Part of my soul lives in the mountains. The steepness, the rough and smooth edges, peaks sharp or rounded, a barren summit or a wooded grove on the hillsides, the view, and the breath of fresh air that carries a special taste of true nature. I feel free of the weights I wrap around myself, the ones I didn’t realize were there.
Part of my soul lives in the desert, in the barren rock. When I look out into the wide-open space and gaze at a rock tower rising up into the sky, I just am. Everything is quiet, and I’m just there. The starkness absorbs all the internal moaning and rattling, and all that’s left is the rock, the dirt, the sun, the endless sky.
|Gopher Tortoise, Merritt Island NWR 2012|
These places speak to me, resonate with me deep inside, and I feel a special sense of completeness when I am there. They feel right, like walking around your childhood home in the middle of the night. You know the exact number of steps without counting, the placement of each table and chair, so that even in the dark you can find your way without tripping. My soul can live in the mountains without tripping all over itself in confusion. Sometimes I feel that I am laying on the floor in the dark, waiting for someone to turn the light on and notice me, quietly moaning. I tend to feel that way most often when I’m stuck in boring, flat places, probably because I find it easier to have adventures when I’m in the desert or the mountains.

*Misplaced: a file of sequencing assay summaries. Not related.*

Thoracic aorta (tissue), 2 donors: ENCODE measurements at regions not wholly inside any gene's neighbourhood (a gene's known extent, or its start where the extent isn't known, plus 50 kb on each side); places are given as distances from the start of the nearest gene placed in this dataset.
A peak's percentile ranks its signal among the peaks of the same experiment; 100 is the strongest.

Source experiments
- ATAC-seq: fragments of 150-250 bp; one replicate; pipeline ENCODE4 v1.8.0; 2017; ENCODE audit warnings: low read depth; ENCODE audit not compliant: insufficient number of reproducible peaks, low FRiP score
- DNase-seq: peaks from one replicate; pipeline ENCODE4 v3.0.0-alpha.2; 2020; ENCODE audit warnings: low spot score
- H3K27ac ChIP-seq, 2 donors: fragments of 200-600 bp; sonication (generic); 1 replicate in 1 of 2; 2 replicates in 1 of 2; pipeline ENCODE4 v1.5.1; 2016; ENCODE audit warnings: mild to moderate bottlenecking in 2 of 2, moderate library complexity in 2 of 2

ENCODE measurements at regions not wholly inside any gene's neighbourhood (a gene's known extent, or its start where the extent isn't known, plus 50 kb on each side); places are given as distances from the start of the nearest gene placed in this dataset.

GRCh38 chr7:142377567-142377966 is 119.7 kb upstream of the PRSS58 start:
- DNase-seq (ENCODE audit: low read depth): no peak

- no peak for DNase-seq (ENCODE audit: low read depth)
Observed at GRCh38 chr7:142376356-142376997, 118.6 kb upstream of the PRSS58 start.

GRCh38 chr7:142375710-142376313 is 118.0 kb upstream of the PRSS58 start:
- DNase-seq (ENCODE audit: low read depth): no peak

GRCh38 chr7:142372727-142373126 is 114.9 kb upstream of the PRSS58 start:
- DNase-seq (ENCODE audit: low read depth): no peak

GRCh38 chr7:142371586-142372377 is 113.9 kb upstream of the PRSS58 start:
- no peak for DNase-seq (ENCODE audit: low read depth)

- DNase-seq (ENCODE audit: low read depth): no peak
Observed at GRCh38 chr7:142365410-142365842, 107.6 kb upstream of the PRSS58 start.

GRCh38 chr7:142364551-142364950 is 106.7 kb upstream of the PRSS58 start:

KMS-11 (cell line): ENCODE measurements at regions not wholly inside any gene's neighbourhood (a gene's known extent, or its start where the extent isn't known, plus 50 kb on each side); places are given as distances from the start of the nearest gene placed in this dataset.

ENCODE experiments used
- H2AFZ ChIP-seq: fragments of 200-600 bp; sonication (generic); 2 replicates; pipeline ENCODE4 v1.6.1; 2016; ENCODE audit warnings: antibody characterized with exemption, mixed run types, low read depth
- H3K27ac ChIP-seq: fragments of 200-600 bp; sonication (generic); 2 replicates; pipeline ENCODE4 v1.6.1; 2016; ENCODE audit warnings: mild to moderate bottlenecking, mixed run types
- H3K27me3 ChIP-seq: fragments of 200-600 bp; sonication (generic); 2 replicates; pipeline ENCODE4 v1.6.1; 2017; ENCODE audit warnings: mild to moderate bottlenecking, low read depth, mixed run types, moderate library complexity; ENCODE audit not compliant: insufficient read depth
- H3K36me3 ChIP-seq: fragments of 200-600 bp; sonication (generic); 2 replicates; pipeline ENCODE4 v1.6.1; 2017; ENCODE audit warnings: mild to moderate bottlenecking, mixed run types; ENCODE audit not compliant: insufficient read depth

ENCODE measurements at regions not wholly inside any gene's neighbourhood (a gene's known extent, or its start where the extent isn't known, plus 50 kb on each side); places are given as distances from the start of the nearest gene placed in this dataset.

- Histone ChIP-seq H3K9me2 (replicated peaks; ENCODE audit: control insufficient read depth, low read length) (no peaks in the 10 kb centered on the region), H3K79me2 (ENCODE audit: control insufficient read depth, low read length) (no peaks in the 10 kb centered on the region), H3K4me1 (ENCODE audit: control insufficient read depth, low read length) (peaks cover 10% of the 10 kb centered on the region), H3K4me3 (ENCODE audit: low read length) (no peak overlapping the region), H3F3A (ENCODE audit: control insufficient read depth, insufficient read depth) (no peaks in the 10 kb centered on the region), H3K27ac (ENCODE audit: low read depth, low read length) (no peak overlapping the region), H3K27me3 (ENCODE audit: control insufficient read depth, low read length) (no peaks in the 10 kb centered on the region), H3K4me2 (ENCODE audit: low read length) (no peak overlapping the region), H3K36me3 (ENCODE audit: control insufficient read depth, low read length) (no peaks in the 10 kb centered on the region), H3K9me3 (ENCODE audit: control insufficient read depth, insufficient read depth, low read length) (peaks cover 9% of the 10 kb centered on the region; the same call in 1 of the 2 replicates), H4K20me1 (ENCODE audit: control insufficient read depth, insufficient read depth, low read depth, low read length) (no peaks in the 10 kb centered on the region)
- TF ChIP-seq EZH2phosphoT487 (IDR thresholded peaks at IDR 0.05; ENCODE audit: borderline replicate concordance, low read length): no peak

When I was heading down to Florida and Merritt Island, I was not particularly looking forward to my time there. Florida is flat, hot, buggy, boring. Coming from a cross-county road trip, camping in Utah and Wyoming and rock climbing in Colorado, Florida was not where I wanted to be heading. And, well, I found that Florida is flat, hot, buggy, and boring. But, to my surprise, I loved it anyway.
|Roseate Spoonbill and Snowy Egret|
|Heading into the sunrise to look for Scrub Jays|
I leave bits of my heart everywhere, tucked in with the people and places I go. Quite a bit of my heart is in Ohio, but there are pieces in other states and countries too, in places I have and have not been, in places only seen by those I love.
|Playalinda Beach, Canaveral National Seashore|
And part of my heart is at Merritt Island. There are some places you stay and you know you are home, even if it’s just for a short while. This is one of them. No matter where I travel, I will always remember that place, that time, those people. Especially those people 🙂
|Me, Betty, and Connie (refuge volunteers) after kayaking with dolphins and manatees at Merritt Island NWR|
|Meghan and Angie kayaking at Blue Springs State Park|
|Patrick. Blue Springs State Park|
|Patrick and I are expert kayakers, can’t you tell? Blue Springs State Park|